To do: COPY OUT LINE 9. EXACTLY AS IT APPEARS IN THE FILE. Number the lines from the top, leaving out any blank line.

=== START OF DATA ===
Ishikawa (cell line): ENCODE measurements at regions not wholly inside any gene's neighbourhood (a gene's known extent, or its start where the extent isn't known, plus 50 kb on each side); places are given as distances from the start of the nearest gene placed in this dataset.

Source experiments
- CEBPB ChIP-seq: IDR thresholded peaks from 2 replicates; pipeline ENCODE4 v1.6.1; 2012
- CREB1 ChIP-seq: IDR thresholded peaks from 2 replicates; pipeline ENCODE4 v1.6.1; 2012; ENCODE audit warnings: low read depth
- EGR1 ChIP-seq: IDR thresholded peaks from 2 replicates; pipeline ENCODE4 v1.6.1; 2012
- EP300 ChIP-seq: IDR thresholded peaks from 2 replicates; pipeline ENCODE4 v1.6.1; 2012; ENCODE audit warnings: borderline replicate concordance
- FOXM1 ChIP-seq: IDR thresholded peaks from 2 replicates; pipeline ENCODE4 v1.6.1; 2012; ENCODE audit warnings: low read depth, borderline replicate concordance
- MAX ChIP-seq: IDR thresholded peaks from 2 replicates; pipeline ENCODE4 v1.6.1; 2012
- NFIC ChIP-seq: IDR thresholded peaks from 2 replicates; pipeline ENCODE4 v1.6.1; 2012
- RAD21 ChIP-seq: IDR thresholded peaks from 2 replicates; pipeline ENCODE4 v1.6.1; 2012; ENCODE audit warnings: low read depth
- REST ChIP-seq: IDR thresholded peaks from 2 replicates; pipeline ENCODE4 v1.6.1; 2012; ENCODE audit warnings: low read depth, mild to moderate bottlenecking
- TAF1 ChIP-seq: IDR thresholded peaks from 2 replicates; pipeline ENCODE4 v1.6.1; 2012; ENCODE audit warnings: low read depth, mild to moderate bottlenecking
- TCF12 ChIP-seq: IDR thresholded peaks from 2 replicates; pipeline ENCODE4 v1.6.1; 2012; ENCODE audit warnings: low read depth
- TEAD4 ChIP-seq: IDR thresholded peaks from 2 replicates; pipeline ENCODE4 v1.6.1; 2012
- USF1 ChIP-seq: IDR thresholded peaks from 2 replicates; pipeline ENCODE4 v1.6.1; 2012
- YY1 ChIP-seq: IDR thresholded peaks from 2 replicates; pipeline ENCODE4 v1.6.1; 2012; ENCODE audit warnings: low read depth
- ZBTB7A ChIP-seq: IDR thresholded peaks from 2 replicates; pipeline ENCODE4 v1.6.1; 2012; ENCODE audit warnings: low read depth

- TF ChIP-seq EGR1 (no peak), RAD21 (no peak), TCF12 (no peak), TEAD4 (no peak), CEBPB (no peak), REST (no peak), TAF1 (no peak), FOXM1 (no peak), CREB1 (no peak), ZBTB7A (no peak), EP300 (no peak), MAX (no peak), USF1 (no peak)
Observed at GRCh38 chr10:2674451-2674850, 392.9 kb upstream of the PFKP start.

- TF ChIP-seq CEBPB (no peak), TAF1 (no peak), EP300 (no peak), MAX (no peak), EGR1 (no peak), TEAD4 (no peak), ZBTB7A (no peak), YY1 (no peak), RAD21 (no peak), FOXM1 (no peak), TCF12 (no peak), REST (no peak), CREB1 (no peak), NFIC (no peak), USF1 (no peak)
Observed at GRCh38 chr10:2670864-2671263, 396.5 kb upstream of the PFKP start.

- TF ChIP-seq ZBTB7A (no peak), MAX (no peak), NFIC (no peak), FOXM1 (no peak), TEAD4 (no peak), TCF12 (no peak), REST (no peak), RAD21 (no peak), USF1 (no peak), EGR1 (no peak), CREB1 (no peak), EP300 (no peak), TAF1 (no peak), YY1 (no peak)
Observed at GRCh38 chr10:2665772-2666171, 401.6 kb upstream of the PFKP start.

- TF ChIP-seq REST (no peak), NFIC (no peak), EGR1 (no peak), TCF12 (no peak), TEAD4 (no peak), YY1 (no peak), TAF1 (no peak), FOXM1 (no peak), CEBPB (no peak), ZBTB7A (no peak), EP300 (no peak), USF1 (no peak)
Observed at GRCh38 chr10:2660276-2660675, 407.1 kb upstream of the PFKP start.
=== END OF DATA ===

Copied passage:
- NFIC ChIP-seq: IDR thresholded peaks from 2 replicates; pipeline ENCODE4 v1.6.1; 2012